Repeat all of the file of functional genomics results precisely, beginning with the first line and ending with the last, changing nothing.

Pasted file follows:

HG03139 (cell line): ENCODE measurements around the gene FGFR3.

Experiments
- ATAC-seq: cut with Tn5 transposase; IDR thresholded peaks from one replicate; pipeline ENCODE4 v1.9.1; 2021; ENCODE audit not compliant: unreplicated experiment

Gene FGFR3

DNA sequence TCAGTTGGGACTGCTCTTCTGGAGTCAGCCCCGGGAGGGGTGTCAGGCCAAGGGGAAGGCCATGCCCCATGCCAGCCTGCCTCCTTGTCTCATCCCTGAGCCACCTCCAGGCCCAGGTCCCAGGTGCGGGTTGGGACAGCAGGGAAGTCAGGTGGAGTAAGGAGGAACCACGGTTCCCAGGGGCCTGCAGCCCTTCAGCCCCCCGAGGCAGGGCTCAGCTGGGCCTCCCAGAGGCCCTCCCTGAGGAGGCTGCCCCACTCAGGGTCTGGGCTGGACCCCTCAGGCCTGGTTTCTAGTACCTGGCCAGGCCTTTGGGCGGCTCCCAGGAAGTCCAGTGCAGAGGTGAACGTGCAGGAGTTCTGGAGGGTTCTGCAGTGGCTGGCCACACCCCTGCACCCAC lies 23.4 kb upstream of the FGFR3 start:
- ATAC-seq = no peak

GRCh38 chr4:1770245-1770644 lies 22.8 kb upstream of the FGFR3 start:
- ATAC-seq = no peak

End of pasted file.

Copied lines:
HG03139 (cell line): ENCODE measurements around the gene FGFR3.

Experiments
- ATAC-seq: cut with Tn5 transposase; IDR thresholded peaks from one replicate; pipeline ENCODE4 v1.9.1; 2021; ENCODE audit not compliant: unreplicated experiment

Gene FGFR3

DNA sequence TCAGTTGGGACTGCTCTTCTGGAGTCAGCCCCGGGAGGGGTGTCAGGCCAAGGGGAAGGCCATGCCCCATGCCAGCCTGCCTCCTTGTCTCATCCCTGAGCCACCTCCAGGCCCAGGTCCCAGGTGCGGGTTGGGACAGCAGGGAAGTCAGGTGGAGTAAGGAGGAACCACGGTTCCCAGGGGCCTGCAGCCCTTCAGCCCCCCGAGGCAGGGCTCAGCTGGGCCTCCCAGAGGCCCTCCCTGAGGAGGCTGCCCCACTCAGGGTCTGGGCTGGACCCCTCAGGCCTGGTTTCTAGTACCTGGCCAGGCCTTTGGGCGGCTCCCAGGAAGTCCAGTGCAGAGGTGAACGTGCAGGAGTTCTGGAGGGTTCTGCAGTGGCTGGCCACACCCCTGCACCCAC lies 23.4 kb upstream of the FGFR3 start:
- ATAC-seq = no peak

GRCh38 chr4:1770245-1770644 lies 22.8 kb upstream of the FGFR3 start:
- ATAC-seq = no peak